How to Edit the Context Menu in macOS

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To edit the context menu the way Dropbox does, for example, you’ll  need to hack the Finder application itself. That’s outside the scope of  both our knowledge and this post, so we’ll stick to the ways that we can  control what appears in the context menu.

Add/remove services from the context menu in Mac

The  primary method for adding and removing context menu items from macOS’s  context menu is through services. The services appear under the  “Services” dropdown in the right-click menu at the bottom of the menu.  macOS offers a GUI-based method here for adding and removing context  menu items.

1. Open the System Preferences application from the Apple menu.

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2. Click on the “Keyboard” preference pane.

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3. Click the “Shortcuts” tab at the top of the window.

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4. Select “Services” from the menu pane on the left.

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5.  This will show a list of all available services, sorted into some  primary categories based on the input they take. Click on the checkboxes  to toggle the visibility of the associated services.

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6.  Applications can add their own services here. You’ll find them based on  what kind of item (file, folder, text) the context menu item takes as  input. For example, if a context menu item appears when you right-click  on selected text, you’ll find the service under the “Text” dropdown.

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Show Services in the primary Context Menu

If  you have a lot of services or use them frequently, it can be annoying  to constantly have to wait for the dropdown to open. You can make all  the services appear in the primary dropdown menu with a Terminal  command.

1. Open Terminal at “Applications -> Utilities -> Terminal.app.”

2. Paste the following command into Terminal:

defaults write -g NSServicesMinimumItemCountForContextSubmenu -int 999

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This  command will edit the defaults for the minimum services required to  create the Services submenu. The number at the end (999 in this example)  sets the number of items required to create the Services submenu. If  the number of services is less than this value, you won’t see the  Services submenu. In this situation 999 is not meaningfully different  from infinite, so you’ll always see every Services item.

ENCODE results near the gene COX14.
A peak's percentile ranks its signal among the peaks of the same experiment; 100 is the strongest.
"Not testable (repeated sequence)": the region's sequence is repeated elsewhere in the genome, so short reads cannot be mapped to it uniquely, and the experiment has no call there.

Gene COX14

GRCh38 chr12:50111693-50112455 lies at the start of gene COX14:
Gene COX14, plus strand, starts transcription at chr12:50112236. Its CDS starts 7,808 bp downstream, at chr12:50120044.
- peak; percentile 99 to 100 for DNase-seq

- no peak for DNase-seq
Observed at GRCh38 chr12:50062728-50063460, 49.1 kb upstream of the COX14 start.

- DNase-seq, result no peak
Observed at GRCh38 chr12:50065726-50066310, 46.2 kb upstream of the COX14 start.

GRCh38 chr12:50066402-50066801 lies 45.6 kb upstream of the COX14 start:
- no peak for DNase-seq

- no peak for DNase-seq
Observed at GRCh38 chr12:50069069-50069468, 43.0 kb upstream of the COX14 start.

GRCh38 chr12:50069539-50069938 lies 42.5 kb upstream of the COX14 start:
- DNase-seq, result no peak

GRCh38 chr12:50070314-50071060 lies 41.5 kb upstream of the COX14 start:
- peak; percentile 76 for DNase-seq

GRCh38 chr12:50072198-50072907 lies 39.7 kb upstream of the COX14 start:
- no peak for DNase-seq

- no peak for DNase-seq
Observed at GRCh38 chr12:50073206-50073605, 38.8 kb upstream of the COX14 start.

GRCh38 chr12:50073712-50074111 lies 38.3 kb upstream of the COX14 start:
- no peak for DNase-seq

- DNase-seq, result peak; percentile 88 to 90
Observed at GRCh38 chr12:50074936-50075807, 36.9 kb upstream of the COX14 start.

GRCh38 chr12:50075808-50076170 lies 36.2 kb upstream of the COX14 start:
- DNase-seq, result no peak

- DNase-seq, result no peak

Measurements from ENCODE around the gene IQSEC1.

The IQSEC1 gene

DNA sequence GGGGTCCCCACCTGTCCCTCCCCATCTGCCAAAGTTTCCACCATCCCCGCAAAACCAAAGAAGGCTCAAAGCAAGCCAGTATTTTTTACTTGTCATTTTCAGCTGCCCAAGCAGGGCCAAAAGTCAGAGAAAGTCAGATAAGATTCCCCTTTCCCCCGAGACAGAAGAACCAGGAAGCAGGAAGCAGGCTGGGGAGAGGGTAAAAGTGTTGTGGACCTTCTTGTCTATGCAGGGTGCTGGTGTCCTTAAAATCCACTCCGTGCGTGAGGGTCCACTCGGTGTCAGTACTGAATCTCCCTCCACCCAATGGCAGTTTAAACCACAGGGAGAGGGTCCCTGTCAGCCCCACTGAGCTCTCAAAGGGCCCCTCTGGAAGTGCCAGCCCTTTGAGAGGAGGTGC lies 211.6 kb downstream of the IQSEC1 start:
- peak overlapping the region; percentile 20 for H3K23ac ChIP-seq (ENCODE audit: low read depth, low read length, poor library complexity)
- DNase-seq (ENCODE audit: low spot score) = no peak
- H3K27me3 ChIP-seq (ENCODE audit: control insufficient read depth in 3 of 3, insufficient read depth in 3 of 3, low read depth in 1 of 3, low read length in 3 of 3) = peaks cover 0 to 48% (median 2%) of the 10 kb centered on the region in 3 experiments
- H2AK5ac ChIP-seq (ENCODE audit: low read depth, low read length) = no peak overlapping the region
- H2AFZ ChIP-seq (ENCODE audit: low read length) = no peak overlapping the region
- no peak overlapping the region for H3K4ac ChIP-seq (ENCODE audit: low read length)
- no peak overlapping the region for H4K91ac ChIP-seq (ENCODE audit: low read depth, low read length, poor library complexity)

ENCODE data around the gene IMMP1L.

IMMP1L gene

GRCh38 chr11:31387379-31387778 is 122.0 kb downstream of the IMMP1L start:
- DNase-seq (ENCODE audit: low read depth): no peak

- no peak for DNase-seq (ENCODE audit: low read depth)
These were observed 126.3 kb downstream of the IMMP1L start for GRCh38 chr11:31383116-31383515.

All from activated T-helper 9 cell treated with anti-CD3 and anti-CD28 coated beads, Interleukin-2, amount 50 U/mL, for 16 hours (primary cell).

3. Quit and relaunch Finder with the following Terminal command:

killall Finder

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Edit the “Open With” Menu

One  submenu in the context menu, the “Open With” menu, has a tendency to  get a little messy. You can deal with this in a few ways.

1. Remove duplicates from the “Open With” context menu

Sometimes the LauchServices database can get corrupted, causing massive duplication of the items in your “Open With” menu.

1. Run the Terminal command below to rebuild the LaunchServices database:

/System/Library/Frameworks/CoreServices.framework/Frameworks/LaunchServices.framework/Support/lsregister -kill -r -domain local -domain system -domain user

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2. Kill and restart finder with killall Finder. You might need to wait a few minutes before you restart it while LaunchServices rebuilds.

2. Manually ban apps from specific extensions

You  can ban a specific application from associating with a specific file  extension in the Open With menu. Only proceed if you feel confident  editing plist files.

1. Right-click on the application whose entries you want to edit and click “Show Package Contents.”

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2. Open the “Contents” folder.

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3. Duplicate the “Info.plist” file and rename it something like “info-backup.plist” to create a backup file.

4. Open Info.plist in a text editor like TextEdit.

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5. Search the document with Command + F for the following: “CFBundleTypeExtensions.”

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6.  This will show a lot of information. For a complex application like  Photoshop, you’ll see one for every extension. Locate the  “<string>…</string>” that contains the filetype you want to  ban. For example, if I want to remove Photoshop from the Open With menu  on PNG files, I need to look for “<string>png</string>”  under CFBundleTypeExtensions.

7. Delete the relevant “<string>…</string>” entry. In this case we would delete “<string>png</string>.”

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8. Open Terminal and run killall Finder to apply the changes.

Conclusion

While  you don’t have as much control over the macOS context menu as you might  in Windows, you can still make some customizations to the menu. You can  add even more options to the Services menu by using macOS’ Automator application and creating Services.

Source: maketecheasier.com







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